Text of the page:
“We use a blockchain to create efficiencies by managing custodianship of student tuition, enforcing regulatory compliance for accreditation, and automating a number of processes,” said Oxford researcher Joshua Broggi, the founder of Woolf Development, as reported by Forbes. “Our ultimate aim is for this to be a driver of job opportunities and security for academics, as well as a low-cost alternative for students.”
The Woolf website states that Woolf is the first university powered by DLT and that it has been designed to disrupt the economics of higher education and provide new opportunities for both students and academics.
The Woolf platform runs on top of the Ethereum blockchain, but the team behind the project has indicated that it is willing to move to another blockchain.
According to another Forbes article, the costs of four-year institutions in the U.S. have increased by 4 to 6 percent per year since 2000. The cost for Harvard tuition, for example, has gone up from $33,000 in 2000 to about $68,000 today. Blockchain solutions like the Woolf platform are meant to streamline administrative processes with smart contracts, thereby reducing these rising overhead costs.
“Woolf will be a borderless, educational society which reimagines how teachers and students connect,” according to the Woolf website. “It will rely on blockchains and smart contracts to guarantee relationships between students and educators."
The advantages of DLT for higher education go beyond cost reduction. In fact, the key advantage of DLT is the fact that all records are stored in a tamper-proof decentralized ledger, and permanently available for inspection. Therefore, dishonest people can’t claim a degree from an institution they did not graduate from, and students are protected from the risk that the institution from which they received a degree could go out of business. Also, DLT can simplify the process of accumulating credits from multiple providers over time.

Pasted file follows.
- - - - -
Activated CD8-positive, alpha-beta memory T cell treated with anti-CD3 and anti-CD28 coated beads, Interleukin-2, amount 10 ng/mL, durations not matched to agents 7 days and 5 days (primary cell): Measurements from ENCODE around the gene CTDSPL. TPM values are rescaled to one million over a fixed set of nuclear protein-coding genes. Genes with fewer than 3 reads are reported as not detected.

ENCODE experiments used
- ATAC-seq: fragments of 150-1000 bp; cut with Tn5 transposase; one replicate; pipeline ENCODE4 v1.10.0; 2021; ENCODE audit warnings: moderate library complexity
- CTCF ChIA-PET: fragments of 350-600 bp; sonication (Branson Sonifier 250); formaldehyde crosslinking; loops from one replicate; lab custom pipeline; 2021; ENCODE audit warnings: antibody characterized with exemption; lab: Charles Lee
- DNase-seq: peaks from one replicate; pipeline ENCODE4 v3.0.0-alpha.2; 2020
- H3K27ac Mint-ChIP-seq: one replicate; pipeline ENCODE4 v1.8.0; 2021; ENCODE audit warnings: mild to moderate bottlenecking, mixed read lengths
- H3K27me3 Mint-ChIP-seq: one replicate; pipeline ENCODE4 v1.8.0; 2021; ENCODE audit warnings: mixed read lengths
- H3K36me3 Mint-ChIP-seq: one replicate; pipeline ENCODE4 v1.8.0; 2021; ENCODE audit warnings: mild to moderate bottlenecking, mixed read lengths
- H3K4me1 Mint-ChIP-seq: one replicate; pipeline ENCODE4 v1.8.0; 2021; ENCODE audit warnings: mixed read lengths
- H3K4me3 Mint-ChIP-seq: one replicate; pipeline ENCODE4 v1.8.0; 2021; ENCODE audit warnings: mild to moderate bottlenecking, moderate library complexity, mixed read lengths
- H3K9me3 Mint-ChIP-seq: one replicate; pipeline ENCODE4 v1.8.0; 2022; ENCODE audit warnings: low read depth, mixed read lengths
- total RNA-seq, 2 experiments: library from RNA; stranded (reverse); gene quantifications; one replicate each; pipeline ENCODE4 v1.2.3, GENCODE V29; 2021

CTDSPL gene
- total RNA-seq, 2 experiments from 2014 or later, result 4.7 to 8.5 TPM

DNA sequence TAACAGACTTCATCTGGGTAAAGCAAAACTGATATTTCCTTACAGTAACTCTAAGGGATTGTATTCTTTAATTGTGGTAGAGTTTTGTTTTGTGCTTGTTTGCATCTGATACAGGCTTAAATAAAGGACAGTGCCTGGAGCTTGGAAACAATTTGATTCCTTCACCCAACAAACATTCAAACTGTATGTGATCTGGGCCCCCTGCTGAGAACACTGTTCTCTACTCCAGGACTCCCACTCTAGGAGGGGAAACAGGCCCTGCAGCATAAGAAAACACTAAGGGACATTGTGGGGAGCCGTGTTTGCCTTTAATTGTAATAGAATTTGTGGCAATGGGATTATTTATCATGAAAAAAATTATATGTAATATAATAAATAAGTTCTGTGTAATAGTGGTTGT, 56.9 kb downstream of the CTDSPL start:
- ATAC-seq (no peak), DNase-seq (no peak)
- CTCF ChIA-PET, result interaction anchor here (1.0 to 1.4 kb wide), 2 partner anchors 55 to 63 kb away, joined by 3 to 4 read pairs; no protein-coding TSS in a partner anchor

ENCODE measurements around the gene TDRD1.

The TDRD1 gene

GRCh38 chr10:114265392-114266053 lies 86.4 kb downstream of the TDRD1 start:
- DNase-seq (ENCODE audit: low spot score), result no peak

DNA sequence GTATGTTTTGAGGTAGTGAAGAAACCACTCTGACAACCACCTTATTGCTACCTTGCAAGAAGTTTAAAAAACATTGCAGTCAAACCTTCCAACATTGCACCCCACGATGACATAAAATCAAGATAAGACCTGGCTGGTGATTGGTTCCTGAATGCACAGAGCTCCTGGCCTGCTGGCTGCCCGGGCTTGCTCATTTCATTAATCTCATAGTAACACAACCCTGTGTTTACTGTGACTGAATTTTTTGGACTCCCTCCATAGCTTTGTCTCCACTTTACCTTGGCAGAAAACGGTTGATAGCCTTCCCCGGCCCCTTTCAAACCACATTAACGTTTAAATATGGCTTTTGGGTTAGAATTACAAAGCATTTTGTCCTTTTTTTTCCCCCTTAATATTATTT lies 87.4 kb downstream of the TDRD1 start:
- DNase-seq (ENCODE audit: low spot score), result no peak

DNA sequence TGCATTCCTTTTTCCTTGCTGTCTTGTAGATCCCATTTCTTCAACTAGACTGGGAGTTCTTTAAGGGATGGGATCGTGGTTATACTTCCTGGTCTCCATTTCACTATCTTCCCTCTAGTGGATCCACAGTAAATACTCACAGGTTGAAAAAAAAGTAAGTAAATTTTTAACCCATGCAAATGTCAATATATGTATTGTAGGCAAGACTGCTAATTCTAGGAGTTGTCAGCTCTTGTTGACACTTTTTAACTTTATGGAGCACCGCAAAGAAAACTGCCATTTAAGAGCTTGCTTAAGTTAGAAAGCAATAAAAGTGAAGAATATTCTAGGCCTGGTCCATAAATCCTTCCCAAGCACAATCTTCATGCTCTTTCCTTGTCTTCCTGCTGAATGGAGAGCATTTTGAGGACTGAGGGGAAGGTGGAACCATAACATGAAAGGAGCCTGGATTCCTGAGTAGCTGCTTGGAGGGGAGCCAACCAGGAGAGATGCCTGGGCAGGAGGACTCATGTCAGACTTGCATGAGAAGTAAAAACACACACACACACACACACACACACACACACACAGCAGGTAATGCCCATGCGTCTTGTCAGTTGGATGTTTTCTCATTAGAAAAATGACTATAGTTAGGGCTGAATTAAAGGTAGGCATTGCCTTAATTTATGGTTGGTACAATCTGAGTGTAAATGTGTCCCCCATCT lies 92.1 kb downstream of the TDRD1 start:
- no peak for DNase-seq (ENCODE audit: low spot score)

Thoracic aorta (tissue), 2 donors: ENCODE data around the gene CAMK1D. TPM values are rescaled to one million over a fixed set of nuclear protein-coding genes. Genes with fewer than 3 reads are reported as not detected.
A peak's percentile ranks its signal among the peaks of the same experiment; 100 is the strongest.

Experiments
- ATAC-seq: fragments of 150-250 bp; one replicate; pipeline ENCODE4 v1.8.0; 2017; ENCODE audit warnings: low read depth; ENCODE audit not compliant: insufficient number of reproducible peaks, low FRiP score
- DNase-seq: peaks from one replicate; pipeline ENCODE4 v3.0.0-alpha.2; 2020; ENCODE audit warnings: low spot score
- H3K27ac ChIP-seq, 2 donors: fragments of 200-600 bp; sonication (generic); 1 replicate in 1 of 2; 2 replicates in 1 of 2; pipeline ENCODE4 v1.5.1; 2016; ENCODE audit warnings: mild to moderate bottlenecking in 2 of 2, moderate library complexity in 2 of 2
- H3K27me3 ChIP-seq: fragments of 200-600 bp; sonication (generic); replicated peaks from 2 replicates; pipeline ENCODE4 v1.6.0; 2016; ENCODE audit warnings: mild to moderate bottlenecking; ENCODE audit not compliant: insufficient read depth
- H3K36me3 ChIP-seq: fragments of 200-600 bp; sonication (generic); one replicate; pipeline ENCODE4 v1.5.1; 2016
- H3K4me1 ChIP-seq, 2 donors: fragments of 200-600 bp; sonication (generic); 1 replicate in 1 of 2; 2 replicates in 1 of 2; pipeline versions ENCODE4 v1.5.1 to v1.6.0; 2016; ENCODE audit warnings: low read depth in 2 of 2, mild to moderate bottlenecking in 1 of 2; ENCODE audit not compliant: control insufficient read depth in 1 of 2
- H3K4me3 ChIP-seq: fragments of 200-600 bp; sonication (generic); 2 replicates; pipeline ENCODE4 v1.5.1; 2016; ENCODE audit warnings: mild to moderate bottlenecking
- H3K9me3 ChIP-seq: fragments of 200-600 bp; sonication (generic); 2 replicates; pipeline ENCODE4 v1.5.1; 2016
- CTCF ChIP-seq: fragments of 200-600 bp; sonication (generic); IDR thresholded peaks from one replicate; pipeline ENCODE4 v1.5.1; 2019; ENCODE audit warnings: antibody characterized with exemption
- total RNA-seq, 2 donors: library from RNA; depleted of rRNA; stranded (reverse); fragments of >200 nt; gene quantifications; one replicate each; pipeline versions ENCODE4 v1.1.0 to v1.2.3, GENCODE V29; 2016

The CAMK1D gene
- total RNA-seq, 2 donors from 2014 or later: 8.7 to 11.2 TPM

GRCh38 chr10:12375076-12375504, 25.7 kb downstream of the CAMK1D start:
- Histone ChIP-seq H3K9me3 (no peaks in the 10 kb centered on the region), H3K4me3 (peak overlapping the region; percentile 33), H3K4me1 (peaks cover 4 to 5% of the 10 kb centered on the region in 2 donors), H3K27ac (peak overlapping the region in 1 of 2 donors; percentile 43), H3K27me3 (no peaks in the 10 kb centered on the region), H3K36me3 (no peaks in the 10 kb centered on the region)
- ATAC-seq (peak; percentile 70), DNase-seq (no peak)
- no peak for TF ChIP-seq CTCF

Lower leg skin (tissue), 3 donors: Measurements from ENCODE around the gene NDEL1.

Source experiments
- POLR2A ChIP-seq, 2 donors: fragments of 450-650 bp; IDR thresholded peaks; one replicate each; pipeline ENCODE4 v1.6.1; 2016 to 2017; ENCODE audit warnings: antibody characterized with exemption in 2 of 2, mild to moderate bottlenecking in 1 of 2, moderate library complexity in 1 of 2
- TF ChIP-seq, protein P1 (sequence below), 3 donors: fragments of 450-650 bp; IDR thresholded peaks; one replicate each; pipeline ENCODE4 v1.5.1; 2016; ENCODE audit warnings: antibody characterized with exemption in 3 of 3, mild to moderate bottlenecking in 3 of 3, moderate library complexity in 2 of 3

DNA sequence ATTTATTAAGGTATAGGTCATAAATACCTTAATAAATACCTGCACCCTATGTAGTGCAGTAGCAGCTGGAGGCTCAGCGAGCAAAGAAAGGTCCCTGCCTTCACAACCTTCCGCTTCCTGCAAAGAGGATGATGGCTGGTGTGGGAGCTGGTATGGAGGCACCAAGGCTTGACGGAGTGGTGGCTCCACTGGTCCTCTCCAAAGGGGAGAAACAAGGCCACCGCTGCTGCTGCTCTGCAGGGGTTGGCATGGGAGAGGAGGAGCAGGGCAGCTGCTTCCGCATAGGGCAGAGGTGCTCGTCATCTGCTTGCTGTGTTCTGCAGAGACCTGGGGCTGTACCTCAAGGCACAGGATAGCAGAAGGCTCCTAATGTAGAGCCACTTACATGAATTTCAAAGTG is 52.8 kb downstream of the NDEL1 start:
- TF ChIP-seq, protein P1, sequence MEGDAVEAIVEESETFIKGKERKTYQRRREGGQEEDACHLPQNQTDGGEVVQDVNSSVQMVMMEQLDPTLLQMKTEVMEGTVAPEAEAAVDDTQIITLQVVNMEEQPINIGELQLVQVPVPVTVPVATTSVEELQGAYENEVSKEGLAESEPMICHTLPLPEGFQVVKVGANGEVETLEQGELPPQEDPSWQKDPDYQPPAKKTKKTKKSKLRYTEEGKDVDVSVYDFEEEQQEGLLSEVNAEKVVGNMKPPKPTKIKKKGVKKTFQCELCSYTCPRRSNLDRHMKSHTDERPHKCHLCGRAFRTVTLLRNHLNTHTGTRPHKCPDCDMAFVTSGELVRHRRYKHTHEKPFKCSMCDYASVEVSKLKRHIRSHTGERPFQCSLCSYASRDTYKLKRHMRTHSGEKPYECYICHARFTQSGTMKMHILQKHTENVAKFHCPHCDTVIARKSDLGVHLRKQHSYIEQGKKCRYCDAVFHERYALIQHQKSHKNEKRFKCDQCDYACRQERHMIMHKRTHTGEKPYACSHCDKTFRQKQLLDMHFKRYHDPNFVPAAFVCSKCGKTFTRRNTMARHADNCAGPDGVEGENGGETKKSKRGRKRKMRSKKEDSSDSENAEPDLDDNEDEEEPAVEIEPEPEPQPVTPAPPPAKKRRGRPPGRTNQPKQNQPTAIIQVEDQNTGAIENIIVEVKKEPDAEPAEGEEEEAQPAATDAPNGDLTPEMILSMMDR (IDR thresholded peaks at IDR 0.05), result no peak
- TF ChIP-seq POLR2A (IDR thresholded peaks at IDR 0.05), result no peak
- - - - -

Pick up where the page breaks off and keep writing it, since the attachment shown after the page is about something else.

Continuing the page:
The Woolf platform has the ability to store data on critical interactions between students and teachers, including proof of payment. It can also record information on course and exam performance.
The Woolf platform, which will be available to other partner institutions, could also help other universities to reduce their administrative costs, and free up resources for their core educational mission. “Ambrose, the first college on the platform, will be formed by Oxford academics in the fall of 2018,” as reported by Forbes.
“The plan is for a digital version of Oxford tutorial system at $400 per session,” per Forbes. “If that sounds expensive, it’s less than half of a traditional degree. Future programs could feature larger groups and lower costs.”
According to the Woolf FAQs, the Woolf platform is suitable for both on-site and online education, including massive open online courses (MOOCs). It’s worth noting that remote online education has obvious advantages for both teachers and students, because it offers everyone options independent of geographical location.
“Underemployment among academics, and poor coordination with students, is the intellectual equivalent of allowing the most expensive real estate in London or New York to sit empty,” according to the Woolf website. “In the same way that we saw Airbnb allow for a more refined allocation of real estate resources, we believe that Woolf can make better use of academic resources.”
Forbes noted that “professors could earn $50,000 to $100,000 teaching a comfortable online load.”
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